Images of Africa

8 11 2007

Visualize peace and security through these images

Wonderful flashes of peace embedded with beauty – the environment on the African continent from A to Z (Source: Unknown)

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Whatever life throws up, we blog about it


Pygmies march on the World Bank

18 10 2007

Pygmies negotiate their situation with World Bank Chief

The rumble of giant machinery heralds the arrival of loggers deep in the heart of the Congo rainforest. For the pygmy tribes which have inhabited this thick jungle for millennia, the sound of the advancing column is the sound of encroaching hunger and the loss of a way of life stretching back hundreds of generations. “They bring with them huge machines which go deep into the forest and make noise which frightens all the game animals away,” says Adrian Sinafasi, the man seeking to alert the outside world to the plight of central Africa’s pygmies. “When the loggers arrive, they bring with them many workers who are needed to fell the trees. They also need to eat and start hunting but, rather than use traditional weapons in the right season, they hunt with firearms and don’t care about seasons or how much food they take.”

Mr Sinafasi, who was displaced from his ancestral home in the eastern Democratic Republic of Congo, is leading a delegation of pygmies to meet the new head of the World Bank in Washington this week. He hopes the talks could lead to deal to safeguard the world’s second-largest rainforest. There is mounting optimism that when the representatives of some of Africa’s most remote tribes arrive in the US capital today, they can capitalise on international outrage over the bank’s plan to turn 60,000 sq km of pristine forest over to European logging companies. Forty million people in the Congo depend on the rainforests for survival. Among them are up to 600,000 pygmies who are engaged in a David and Goliath battle over plans to allow millions of hardwood trees to be felled, many to make garden furniture and flooring for European homes.

Disappearing habitats, displaced pygmies

12 08 2007

Aka pygmy habitats threatened by logging

In the late 1980s I had the good fortune to drive through the forest in Central African Republic and interact with the pygmies there.

There was one sedentary village where the pygmies were gathered as there was the hope of sedentarizing them and integrating them into mainstream society.

Pygmies are by nature forest nomads and have been so for hundreds of years.  Their division of labor is clear – men responsible for fauna, women for flora.  They usually move around the forest, settling in one area until it no longer can accomodate their waste, etc., and move into another area – this is done in a regularized fashion so that when they return to a given area it is usually regenerated and they can live there again.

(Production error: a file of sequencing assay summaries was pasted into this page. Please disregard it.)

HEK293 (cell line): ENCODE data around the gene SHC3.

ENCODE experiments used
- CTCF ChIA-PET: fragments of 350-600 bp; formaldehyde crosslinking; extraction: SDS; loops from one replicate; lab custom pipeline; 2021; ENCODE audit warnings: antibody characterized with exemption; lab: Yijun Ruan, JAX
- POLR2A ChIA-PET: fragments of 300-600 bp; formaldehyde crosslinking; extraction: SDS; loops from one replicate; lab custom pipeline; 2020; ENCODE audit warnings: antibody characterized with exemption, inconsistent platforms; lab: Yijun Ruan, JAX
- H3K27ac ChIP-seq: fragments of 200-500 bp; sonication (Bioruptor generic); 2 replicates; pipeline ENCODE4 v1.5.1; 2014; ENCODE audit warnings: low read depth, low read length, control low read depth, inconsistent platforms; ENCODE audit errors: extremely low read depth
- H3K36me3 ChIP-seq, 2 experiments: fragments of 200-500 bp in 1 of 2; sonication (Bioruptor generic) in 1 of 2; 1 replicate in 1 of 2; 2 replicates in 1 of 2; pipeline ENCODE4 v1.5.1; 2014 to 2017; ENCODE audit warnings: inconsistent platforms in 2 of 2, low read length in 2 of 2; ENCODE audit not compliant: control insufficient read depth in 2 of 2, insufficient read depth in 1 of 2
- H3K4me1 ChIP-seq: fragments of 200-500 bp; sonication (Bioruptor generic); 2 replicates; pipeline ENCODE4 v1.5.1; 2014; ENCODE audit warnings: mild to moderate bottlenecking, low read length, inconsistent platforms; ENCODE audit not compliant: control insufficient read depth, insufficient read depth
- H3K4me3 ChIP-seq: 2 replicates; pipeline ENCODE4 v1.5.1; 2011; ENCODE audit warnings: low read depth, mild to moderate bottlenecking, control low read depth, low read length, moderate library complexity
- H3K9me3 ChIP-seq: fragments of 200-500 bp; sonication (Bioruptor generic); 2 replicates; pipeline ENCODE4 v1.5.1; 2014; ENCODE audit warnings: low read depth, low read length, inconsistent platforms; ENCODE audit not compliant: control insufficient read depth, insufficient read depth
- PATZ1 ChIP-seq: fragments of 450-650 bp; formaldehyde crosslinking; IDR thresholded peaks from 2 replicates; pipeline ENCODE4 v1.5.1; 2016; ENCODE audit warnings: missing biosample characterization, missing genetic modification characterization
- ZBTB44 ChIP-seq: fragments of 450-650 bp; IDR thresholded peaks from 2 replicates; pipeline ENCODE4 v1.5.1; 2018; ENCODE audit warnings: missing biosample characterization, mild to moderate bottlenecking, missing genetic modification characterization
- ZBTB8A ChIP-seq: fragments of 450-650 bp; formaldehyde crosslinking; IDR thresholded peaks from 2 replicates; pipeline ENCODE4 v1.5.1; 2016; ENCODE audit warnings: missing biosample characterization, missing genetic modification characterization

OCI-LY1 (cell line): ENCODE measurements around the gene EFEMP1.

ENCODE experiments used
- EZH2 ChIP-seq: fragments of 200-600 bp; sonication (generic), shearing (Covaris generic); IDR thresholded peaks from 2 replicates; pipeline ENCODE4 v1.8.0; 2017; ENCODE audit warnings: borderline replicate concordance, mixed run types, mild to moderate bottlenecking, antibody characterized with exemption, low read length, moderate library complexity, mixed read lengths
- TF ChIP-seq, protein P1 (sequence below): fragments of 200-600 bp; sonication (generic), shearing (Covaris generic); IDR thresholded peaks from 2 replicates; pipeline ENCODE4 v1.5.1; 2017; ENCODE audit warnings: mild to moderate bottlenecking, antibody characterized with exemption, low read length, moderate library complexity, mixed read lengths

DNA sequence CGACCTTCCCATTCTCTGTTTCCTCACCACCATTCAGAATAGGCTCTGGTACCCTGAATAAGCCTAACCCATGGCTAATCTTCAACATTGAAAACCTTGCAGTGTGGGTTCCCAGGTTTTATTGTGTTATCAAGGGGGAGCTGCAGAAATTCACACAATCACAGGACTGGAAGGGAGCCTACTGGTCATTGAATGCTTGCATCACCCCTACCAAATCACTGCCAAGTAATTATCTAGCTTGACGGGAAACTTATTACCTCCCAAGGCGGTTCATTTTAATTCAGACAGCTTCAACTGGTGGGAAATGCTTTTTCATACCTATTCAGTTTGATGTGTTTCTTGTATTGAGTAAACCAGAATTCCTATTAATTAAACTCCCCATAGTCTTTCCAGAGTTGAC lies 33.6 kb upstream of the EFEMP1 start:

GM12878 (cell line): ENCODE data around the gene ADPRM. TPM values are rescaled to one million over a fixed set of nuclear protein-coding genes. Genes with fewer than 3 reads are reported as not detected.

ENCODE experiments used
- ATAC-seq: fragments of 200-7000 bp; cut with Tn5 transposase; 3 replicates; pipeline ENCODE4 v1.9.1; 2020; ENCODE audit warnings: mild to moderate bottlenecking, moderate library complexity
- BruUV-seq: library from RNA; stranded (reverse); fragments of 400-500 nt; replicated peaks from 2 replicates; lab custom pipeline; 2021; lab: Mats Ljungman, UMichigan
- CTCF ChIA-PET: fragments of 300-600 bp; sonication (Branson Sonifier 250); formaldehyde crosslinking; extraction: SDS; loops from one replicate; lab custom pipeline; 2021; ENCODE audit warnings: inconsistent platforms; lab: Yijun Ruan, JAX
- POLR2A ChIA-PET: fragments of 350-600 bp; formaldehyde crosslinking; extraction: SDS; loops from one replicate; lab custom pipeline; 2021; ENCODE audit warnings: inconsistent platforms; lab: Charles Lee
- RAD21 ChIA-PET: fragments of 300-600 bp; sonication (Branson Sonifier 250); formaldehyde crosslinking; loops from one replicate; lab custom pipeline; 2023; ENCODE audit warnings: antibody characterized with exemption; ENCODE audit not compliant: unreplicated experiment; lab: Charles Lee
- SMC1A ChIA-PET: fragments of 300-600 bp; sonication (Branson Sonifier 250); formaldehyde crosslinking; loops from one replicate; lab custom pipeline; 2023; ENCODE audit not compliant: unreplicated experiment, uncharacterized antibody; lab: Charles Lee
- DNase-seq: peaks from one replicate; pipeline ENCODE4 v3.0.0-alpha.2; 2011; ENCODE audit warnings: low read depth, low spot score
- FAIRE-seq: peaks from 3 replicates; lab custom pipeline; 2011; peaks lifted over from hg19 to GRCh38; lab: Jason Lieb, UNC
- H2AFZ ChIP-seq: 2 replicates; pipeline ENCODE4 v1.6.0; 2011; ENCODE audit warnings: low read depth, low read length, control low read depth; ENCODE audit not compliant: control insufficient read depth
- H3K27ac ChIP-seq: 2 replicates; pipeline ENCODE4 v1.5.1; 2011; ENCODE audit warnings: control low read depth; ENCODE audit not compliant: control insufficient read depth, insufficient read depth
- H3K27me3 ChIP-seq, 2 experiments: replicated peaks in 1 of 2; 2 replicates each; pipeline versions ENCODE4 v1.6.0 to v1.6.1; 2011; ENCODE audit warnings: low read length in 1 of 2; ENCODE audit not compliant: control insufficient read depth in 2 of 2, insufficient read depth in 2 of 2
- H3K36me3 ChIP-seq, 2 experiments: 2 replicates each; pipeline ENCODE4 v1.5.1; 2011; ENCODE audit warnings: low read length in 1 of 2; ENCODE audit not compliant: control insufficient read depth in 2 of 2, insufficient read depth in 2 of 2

The Aka “Pygmies” have been named the world’s best fathers, dedicating the most time of all the globe’s peoples to active fathering.  For more information read here

That was when the forest was the forest, with trees and animals within, with the music that is known as pygmy music lilting through the atmosphere.

Fast forward to 2007 – the forest is disappearing, many of the trees are cut down, and as such the nomadic nature of the pygmy is forced to undergo a radical cultural change to a sedentary lifestyle, with the attendant disease, lack of sanitation, and other socio-economic issues that they have not had the capacity to understand, much less overcome.

In addition, being different, they are mocked and ridiculed by the larger population and have lost the forest cover which held them intact over the years.

What can be done to help this group of people?

The men know the animals of the forest intimately; the women know the plants of the forest intimately and could treat any disease that might have occurred.  Now they are thrust into a sedentary lifestyle without the cover of the forest, they are at a total loss as to how to regain the dignity that was theirs under cover of the forest.

The destruction of a habitat for gentle, non-threatening people is forcing them to undergo scorn, ridicule, hate – they have no idea how to interact with sedentary people, how to do societal work.  They kept the forest intact and helped keep us intact.  Now that they are thrust into a space in which they have no idea how to behave, they have become the scorned, despite all the knowledge they have about the flora and fauna of the forests, about the plants necessary to treat illnesses – no one is caring about this knowledge.  The only concern is how to get them added to a workforce and treat them as slaves and third-class citizens.

Help the Aka pygmy! How? I do not know – maybe someone out there does.  Their security assures our security.